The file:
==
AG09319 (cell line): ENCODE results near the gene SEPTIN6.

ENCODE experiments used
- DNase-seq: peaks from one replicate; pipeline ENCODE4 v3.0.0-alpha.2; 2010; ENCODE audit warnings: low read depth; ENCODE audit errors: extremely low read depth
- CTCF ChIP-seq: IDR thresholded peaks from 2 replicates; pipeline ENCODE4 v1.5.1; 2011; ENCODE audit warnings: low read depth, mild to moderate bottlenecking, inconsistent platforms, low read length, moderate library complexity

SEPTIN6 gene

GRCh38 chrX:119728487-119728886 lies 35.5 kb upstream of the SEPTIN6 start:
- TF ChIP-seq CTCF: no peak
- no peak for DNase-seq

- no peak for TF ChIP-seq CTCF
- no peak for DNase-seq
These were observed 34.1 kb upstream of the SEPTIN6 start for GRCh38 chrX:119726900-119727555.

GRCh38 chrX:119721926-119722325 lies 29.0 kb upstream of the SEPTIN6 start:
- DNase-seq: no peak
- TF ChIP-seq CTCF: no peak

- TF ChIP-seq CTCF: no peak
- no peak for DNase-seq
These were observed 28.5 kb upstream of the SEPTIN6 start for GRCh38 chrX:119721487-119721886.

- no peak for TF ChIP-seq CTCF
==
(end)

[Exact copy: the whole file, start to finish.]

AG09319 (cell line): ENCODE results near the gene SEPTIN6.

ENCODE experiments used
- DNase-seq: peaks from one replicate; pipeline ENCODE4 v3.0.0-alpha.2; 2010; ENCODE audit warnings: low read depth; ENCODE audit errors: extremely low read depth
- CTCF ChIP-seq: IDR thresholded peaks from 2 replicates; pipeline ENCODE4 v1.5.1; 2011; ENCODE audit warnings: low read depth, mild to moderate bottlenecking, inconsistent platforms, low read length, moderate library complexity

SEPTIN6 gene

GRCh38 chrX:119728487-119728886 lies 35.5 kb upstream of the SEPTIN6 start:
- TF ChIP-seq CTCF: no peak
- no peak for DNase-seq

- no peak for TF ChIP-seq CTCF
- no peak for DNase-seq
These were observed 34.1 kb upstream of the SEPTIN6 start for GRCh38 chrX:119726900-119727555.

GRCh38 chrX:119721926-119722325 lies 29.0 kb upstream of the SEPTIN6 start:
- DNase-seq: no peak
- TF ChIP-seq CTCF: no peak

- TF ChIP-seq CTCF: no peak
- no peak for DNase-seq
These were observed 28.5 kb upstream of the SEPTIN6 start for GRCh38 chrX:119721487-119721886.

- no peak for TF ChIP-seq CTCF